I'm sorry you had to endure an Admirable edition of Picked Over last week, his taste is worse than INTERNETHULK with his pineapple sandwiches. In between cramming Winter Premiere vods and watching the CS:GO Major (please for the love of god, Astralis), I did manage to catch a couple of good pieces for you.
Here's some of the best content created in Overwatch since last Sunday, so you never have to leave over.gg ever again...
Plus Forward - by xou
Grand Danois, who were until recently playing for Fragsters, are one of the best "unknown" teams in Europe. Despite not having competed in large tournaments, they are a strong team firmly inside the top 10 in Europe.
The lack of tournaments in the region along with the emigration of top teams has left a vacuum that teams such as Grand Danois have been quick to fill.
After Fragsters chose not to send the team to the only European LAN in months, Grand Danois paid their own way to Paris to compete. xou caught up with them to see how things are going for the Danish side.
You are now in Paris for the final matches of the XtraCup. Is this your first live/LAN event on Overwatch? How do feel about it so far?
This is the very first event, we got to meet each others in real life only yesterday even though we played for 5months together. We wanted to attend DHW17 but Fragster didn't want to pay for it. Seeing each others was the most exciting thing, it will probably improve our communication. We only get pressure from the cameras, we already played on stream before. The nerves come from the conditions here at the event, it's not as comfortable as home.
KickedTripod - by John
Overwatch is quickly developing into a competitive scene that has more tournament matches than one person can physically watch. If you don't have all the time in the world, or Bernard's Watch to hand, then recap shows like this are a must.
Fastbreak aims to show you what happened in the notable tournaments during the week - all in under three minutes. Everyone has three minutes. I waste three minutes on average every five.
By CaptainPlanet, Pesto_Enthusiast, and Harsha
If you can navigate your way around the podcast's rough edges, this episode of Around the Watch is very informative and entertaining.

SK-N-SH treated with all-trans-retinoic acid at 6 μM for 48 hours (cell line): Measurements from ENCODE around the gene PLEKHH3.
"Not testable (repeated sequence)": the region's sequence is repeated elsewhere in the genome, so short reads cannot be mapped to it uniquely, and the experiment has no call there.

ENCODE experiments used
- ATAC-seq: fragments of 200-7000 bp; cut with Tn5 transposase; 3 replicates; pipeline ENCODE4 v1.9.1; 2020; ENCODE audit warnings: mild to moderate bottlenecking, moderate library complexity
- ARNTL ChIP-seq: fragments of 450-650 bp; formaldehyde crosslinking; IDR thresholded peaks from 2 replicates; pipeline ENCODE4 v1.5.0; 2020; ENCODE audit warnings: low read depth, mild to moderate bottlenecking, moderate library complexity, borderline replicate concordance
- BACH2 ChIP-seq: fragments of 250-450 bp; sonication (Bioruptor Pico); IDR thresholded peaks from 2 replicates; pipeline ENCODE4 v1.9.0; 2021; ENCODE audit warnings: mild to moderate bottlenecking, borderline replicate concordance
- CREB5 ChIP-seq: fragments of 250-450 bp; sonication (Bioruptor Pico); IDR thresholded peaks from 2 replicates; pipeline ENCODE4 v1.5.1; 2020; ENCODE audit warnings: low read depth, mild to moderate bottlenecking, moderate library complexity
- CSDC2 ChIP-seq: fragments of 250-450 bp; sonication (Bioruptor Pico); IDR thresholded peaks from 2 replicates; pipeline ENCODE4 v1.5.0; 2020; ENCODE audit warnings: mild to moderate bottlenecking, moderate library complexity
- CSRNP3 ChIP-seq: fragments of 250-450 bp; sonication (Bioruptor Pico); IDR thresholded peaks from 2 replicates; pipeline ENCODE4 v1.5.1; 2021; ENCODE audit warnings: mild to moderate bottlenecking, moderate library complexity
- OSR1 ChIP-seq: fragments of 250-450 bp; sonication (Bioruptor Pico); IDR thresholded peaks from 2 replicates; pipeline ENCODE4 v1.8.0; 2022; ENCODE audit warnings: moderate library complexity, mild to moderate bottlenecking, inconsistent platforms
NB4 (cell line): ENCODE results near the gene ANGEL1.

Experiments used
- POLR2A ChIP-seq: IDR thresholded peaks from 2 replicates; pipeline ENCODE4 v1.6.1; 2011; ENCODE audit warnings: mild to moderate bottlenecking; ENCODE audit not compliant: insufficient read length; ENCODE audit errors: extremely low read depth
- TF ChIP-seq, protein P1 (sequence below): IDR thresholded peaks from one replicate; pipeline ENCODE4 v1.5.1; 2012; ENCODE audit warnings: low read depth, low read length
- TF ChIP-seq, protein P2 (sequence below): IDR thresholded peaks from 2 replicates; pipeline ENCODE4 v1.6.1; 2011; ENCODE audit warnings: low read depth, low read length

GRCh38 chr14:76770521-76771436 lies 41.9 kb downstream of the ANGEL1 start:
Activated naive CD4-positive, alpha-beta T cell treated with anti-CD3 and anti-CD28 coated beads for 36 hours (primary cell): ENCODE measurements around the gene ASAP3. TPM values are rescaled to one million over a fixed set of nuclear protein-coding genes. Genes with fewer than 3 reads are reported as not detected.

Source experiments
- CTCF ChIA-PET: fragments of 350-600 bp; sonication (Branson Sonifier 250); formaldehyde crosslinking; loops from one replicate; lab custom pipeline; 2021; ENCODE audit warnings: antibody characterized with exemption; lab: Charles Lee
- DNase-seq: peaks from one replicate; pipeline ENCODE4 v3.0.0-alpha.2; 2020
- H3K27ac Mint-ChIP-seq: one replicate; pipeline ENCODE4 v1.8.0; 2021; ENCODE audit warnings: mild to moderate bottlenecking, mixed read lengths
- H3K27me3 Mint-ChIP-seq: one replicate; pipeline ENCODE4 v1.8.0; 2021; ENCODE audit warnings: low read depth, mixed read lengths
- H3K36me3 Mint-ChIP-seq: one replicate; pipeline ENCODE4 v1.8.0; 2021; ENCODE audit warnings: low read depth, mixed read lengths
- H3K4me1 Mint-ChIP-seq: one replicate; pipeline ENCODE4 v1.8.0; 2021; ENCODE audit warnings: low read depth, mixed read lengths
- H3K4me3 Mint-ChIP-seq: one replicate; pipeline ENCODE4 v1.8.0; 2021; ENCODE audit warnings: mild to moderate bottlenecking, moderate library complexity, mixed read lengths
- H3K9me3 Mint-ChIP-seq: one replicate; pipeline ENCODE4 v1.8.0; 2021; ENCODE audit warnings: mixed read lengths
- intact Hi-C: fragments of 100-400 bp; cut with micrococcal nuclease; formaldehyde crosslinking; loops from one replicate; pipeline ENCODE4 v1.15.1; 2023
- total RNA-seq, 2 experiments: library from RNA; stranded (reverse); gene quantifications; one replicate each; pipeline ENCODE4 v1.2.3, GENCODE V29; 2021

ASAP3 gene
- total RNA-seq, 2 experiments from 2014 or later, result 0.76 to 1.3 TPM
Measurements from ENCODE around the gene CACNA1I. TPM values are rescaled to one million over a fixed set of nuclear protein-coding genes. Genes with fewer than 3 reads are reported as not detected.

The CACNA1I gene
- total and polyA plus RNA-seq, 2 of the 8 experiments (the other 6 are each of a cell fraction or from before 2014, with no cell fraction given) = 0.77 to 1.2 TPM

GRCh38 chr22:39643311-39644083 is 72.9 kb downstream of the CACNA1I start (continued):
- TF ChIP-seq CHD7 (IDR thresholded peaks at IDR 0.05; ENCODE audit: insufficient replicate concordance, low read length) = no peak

CaptainPlanet, Pesto_Enthusiast, and Harsha talk for around 50 minutes with *Mendokusaii* who is currently competing in Korea for APEX Season 2.
It's a loose interview that meanders through his experiences in Korea, the new Cloud9 roster changes and the new meta, and its casual feel doesn't stop it hitting many interesting checkpoints on the way.
GosuGamers - by Pesto_Enthusiast
Immortals recently highlighted Spicy Boys as one of their teams to watch in 2017. They're one of the best unsigned teams and continue to make waves that are splashing at the heels of the top teams in North America.
Pesto_Enthusiast gives us an introductory insight into the team and their beginnings.
You guys have been invited to the Alienware Monthly Melee that's taking place this weekend. You'll be in a group with FaZe, Denial, and Rise. What are your goals heading into the event?
Our goal is pretty simple: show up, play our best and give 100%. We've been scrimming several of the top teams for a while and have had pretty good results, dating back to the NGE qualifiers. While scrims are a rough barometer at best for how a team is doing, consistency in performance whether its in scrims or tournaments, has usually been one of our strong points.
Based off these performances, I'd say our team is a contender for winning the tournament, but not the favorite to win. None of these teams are easy matches and we will have to take every match seriously. We've got the opportunity to be here, now we just have to make the most of it.
Seems like everyone wants to talk to Grand Danois this week. Kirby adds a twist to his usual content by incorporating some on-site interviews from the XTRA Cup in Paris this week; we get to hear how the Danish side feel about splitting with Fragsters and adapting to the new meta.
Our last highlight for this week is not really a feature piece.
Scr1be has been creating solid content for quite some time within the scene but, as with many content creators, has not broken out into mainstream public awareness - at least not enough to justify moving full-time into the space.
This is quite a personal Twitlonger but it's a good insight into the psyche of content creators within esports. They often have to make difficult decisions about how much time they can commit, how many opportunities are available, and how it impacts the rest of their life. More and more homegrown talent is being developed within Overwatch - many of whom have full-time jobs as is the case with Scr1be, Flame, etc.
It's by no means a more difficult scene to break into than former esports; opportunities only continue to grow as the industry develops and Overwatch booms. But, for many, esports content creation remains a small venture dabbled in by fans. For those with successful careers, it can often only exist as a passion project.
Ever since my start in esports, Overwatch has taken a very large role in my life. In order to write, to keep up with the scene, even to the extent of socializing and trying to build my brand, I've been sacrificing valuable time. Every article I have written has been done while on the clock at my actual job. And it is heavily impacting my ability to do the job, which allows me to follow my passion.
Furthermore, due to the increasing number of active clients I now have to support, I can no longer afford to waste time in this manner. I often times don't eat when I get home because I get exhausted. I don't have the time to watch 5 hours of VoDs everyday for minimal return.
The truth is, I'm frustrated with how little I am able to achieve in the Overwatch scene with my current level of contribution.